TONI ERDMANN (2016, Maren Ade)
Considered in cinephile circles to be so great it might as well be 2016’s THE TREE OF LIFE, and maybe it is, but upon first viewing it strikes me as a clever, well-executed thesis on something with which I might totally disagree. What sticks with me is a heavy-handed speech late in the movie that lays Ade’s thesis bare, and it’s dropped in the middle of an epilogue that argues that we would all be better people if we could just unthaw our buttoned-down lives with wackiness, and stop working for the soulless corporations that downsize and outsource. I’m not against a good “down with capitalism!” message, but you’d probably have to find wigs and crooked fake teeth hilarious to swallow it easier.
All that said, a lot of this movie works like a charm. There are plenty of laughs big and small, culminating in the WTF house party that serves as the third-act climax. And just because I don’t think Winfried’s Toni disguise is that funny (I’m not even sure Ade does) that doesn’t mean his behavior doesn’t do just what the story needs — and that’s to soften Ines in believable ways. Hüller’s sensational performance sells that transformation, and spending three hours with this father and daughter gives us the time to buy into it.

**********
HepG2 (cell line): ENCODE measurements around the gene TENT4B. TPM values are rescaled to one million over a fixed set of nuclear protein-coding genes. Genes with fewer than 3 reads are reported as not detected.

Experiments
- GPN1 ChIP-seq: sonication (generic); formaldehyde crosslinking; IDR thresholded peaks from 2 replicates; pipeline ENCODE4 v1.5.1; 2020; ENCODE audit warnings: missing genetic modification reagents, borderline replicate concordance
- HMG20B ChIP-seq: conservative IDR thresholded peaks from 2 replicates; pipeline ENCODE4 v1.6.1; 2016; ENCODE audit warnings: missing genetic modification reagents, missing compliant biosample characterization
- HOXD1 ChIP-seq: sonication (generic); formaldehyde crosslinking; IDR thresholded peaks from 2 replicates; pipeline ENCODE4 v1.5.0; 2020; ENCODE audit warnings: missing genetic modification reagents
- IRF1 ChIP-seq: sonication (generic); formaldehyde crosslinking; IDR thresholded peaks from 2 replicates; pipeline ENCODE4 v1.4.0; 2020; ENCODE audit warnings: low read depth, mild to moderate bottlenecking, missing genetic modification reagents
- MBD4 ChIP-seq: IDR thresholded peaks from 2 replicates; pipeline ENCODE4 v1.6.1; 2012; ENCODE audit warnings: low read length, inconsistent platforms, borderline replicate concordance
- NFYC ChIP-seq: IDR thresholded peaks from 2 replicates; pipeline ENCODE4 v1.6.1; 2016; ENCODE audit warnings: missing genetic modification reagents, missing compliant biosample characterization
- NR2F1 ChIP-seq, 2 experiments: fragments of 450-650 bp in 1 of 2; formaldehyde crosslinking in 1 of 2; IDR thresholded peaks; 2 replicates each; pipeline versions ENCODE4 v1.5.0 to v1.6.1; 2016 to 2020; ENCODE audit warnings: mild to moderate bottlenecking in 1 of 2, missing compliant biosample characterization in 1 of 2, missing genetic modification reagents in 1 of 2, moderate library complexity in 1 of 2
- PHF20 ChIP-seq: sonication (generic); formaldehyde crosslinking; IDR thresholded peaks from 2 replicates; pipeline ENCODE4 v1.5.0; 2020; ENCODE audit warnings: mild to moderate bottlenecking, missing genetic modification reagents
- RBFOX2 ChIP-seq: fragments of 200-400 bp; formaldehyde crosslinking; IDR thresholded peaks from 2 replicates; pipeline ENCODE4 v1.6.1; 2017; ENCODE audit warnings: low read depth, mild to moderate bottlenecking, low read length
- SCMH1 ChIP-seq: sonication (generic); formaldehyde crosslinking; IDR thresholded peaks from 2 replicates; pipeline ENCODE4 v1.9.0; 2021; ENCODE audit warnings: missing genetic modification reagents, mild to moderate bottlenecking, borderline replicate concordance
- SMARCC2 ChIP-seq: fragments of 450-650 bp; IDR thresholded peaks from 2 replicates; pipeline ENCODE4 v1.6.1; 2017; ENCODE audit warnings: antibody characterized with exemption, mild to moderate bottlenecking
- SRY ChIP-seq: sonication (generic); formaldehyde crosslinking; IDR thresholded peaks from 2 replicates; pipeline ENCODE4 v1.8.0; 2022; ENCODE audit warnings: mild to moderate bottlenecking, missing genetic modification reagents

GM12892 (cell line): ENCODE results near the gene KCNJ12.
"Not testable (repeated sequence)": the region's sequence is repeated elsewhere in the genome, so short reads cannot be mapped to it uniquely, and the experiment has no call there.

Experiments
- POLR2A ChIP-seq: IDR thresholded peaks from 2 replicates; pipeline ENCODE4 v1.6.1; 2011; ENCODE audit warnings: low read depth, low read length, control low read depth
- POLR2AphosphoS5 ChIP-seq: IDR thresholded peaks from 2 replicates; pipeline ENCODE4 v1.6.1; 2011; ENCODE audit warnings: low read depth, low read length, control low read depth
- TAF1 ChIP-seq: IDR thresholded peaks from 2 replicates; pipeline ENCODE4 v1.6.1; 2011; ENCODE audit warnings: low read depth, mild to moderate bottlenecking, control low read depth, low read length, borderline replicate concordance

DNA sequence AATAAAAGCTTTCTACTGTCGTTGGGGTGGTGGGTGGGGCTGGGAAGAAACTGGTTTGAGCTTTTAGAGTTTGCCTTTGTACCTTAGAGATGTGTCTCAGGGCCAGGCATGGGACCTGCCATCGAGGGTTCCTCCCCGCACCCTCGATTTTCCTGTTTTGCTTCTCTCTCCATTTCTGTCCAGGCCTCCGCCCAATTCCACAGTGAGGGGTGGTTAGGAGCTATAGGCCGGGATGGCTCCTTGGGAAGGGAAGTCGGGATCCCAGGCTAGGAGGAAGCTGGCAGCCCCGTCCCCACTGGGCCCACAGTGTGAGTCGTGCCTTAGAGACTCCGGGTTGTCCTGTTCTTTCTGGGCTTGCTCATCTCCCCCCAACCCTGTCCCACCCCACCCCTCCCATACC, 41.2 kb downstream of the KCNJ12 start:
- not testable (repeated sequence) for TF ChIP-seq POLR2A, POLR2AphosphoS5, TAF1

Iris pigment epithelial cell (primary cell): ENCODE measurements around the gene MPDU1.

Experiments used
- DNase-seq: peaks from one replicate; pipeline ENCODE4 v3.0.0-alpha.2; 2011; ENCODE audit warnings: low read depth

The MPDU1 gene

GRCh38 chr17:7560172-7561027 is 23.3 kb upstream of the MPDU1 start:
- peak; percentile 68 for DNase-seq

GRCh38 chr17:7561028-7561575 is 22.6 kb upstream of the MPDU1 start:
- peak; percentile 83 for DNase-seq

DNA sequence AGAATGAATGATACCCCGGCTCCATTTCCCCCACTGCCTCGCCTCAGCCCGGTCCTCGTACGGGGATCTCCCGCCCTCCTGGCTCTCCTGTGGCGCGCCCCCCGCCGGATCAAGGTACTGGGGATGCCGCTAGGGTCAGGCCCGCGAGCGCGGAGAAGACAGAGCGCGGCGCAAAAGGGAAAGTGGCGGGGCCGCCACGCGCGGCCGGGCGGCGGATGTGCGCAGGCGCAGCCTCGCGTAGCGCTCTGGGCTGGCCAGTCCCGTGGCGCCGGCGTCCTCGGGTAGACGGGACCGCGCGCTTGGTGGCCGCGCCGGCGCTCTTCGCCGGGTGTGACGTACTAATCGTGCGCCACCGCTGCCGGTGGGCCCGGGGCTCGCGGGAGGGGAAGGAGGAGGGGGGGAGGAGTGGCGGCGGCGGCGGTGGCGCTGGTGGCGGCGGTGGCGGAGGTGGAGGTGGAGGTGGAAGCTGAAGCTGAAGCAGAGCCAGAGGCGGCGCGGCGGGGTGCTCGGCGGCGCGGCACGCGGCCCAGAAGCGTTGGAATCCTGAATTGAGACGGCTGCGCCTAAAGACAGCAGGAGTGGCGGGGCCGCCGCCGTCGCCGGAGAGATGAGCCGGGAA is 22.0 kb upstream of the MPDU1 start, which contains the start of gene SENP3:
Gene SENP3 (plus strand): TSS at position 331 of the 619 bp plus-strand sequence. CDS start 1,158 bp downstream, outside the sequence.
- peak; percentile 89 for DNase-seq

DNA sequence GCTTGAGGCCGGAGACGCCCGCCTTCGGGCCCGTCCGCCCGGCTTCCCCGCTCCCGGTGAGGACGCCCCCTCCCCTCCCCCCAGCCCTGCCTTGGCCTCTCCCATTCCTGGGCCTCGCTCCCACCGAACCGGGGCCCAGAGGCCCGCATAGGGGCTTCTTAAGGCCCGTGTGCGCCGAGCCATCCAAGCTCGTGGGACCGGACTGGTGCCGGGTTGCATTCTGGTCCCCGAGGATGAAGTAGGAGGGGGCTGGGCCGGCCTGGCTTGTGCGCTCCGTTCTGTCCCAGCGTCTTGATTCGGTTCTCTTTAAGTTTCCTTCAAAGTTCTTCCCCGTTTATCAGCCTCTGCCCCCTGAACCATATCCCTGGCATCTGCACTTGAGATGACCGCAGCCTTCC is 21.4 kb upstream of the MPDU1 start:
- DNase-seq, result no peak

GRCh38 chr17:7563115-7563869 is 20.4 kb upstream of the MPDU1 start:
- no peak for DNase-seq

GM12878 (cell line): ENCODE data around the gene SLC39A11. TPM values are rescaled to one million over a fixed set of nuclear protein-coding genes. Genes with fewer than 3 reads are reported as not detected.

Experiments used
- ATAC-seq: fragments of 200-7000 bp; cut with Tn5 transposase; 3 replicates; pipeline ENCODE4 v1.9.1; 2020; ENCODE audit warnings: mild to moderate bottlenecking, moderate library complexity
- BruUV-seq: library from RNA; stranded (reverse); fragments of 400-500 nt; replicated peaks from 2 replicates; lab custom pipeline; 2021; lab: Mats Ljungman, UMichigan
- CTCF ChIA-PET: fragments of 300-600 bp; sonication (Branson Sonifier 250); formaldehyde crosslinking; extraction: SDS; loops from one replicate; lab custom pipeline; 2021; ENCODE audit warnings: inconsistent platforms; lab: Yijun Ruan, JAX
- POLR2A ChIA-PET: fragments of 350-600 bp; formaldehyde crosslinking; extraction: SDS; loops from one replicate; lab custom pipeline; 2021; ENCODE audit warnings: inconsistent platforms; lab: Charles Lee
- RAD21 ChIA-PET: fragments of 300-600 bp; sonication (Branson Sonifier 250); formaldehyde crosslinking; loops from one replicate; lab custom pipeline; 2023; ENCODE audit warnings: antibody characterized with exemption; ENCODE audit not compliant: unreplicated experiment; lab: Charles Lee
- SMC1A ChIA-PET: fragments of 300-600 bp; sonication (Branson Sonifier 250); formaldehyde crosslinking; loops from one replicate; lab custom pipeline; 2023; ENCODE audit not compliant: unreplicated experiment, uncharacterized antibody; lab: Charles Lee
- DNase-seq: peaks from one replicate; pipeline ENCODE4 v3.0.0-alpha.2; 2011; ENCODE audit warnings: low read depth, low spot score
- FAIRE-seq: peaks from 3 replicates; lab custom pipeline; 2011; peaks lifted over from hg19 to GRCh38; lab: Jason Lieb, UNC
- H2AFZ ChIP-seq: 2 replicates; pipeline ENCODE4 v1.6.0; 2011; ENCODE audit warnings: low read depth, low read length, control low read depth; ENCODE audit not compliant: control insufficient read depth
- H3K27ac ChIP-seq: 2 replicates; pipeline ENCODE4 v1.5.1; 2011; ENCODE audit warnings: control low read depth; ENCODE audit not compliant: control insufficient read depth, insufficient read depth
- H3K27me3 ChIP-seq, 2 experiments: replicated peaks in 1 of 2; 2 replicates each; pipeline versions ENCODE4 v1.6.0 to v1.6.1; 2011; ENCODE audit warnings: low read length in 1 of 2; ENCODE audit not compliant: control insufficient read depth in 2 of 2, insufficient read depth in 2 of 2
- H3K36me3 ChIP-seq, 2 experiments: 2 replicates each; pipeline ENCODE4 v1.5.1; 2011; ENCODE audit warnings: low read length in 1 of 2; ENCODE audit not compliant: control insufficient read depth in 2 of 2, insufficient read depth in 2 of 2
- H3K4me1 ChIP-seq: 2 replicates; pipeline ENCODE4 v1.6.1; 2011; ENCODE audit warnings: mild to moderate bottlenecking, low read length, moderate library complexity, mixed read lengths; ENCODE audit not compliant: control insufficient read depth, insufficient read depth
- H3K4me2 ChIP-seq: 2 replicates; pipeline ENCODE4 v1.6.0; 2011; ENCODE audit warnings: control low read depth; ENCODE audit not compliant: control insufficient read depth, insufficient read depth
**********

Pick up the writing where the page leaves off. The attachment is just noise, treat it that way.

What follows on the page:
Ade’s style (similar to EVERYONE ELSE; I haven’t seen THE FOREST FOR THE TREES) is a weird (and effective) counter-balance to the comedy: it’s almost Dardennes-ishly neorealist — no score, almost entirely handheld, everything colored and designed as naturalistic as possible. You usually see this style in a film like 4 MONTHS, 3 WEEKS, AND 2 DAYS, but this is a different kind of Romania entirely. Her script leans heavily upon the two leads, leaving the supporting cast (all of which give solid performances) to fill out skimpy roles; you wish there were a little more to the uptight American colleague, the hapless boyfriend, and the eager assistant. I do wonder if a second viewing might unpack more angles, but for now I’ll have to register a good-but-not-great assessment and move on. (Even though “The Greatest Love of All” has been stuck in my head for hours).